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The ONE Single Reason Why The Dislike Button Could Have Very Serious Consequences

During a livestream yesterday, Facebook’s CEO Mark Zuckerberg announced that the social giant will finally implement the ‘Dislike” button on its platform after years and years of people asking for it.

The news went viral, of course. Everyone’s talking about it. Out of curiosity, I made a text post on my 500,000 fans page asking people their opinions just to see the different viewpoints on the subject from various angles. Responses varied, of course. However, while I engaged in dialogue with my fans, seeing things their way, I couldn’t help but think of one single important factor that should be good enough reason for the Dislike button to never be implemented. At least not globally. Or at least not until Facebook does something about one of its security flaws. Being someone with a somewhat moderate IT background, I felt that it should at least be brought to people’s attention before the ball gets rolling just so the entire picture could be evaluated properly.

But first, before I go into that, let me make it clear that I am not against the Dislike button. I believe that it does make sense to “Dislike” the news of a beloved one passing away rather than giving it a ‘Like’.  The same goes for sad stories, of course. I always found it weird to ‘like’ a breaking news about some major earthquake which claimed the lives of thousands of people. And, as a page owner, I also feel that the metric is valuable. It gives good feedback. One can then gauge both the negative and positive numbers to have a good idea of what resonates with fans and what doesn’t. It is also a good thing for intellectuals to be able to rightfully exercise as a filtering measure of sorts, especially on social media where most of the time content is asinine.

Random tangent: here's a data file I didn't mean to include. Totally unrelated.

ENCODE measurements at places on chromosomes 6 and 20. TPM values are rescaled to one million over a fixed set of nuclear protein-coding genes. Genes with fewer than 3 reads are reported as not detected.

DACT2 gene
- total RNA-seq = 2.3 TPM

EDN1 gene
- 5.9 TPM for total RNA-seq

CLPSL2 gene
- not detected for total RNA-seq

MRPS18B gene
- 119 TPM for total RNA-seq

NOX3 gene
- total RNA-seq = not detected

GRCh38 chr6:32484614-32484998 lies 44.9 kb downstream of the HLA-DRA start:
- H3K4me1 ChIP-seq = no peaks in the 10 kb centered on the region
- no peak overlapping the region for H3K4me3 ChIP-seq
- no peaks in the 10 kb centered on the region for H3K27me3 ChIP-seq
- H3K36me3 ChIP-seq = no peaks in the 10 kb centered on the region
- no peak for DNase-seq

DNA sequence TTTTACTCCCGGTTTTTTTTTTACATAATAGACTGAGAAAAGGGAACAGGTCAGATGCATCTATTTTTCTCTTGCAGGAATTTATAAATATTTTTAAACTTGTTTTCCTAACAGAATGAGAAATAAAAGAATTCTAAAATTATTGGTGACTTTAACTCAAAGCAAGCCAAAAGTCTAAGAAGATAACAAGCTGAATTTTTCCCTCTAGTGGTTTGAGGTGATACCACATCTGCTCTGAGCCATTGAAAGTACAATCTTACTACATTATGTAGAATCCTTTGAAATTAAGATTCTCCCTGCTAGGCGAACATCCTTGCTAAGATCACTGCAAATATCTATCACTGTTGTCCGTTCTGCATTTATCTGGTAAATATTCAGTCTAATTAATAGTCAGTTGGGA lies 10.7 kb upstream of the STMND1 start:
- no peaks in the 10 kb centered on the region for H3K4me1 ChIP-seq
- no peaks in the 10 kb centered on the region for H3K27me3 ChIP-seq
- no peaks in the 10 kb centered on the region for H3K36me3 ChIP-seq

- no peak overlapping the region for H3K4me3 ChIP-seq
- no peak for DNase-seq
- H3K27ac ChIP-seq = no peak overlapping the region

However, with all that said… let me dive straight into the one thing that is nabbing at my subconscious: The IT side of things. Some people know that there is such a thing called “Fake Likes”,  however a vast majority of folks aren’t even aware of it. It only takes one Google search to come up with heaps of websites offering thousands and thousands of “Likes” for a small fee. Most of the time, these services are sought by people who just want many Likes on a personal photo or some status update just for personal fulfillment or to impress friends. Why would people buy fake Likes? I am in no position to pass around judgement. Maybe it boosts up their confidence? Maybe they just want to put on a fake presence? I don’t know and that is irrelevant to go into, as it is not the point. The point is, the means of obtaining Likes is possible and is there. These are “empty and hollow” Likes, meaning they serve no purpose (business or otherwise) for pages, as they do not increase reach or metrics in general and often are penalized by FB’s bots detection system. They’re only good for those who want to be seen with a high number of likes to insinuate popularity on their personal side walls.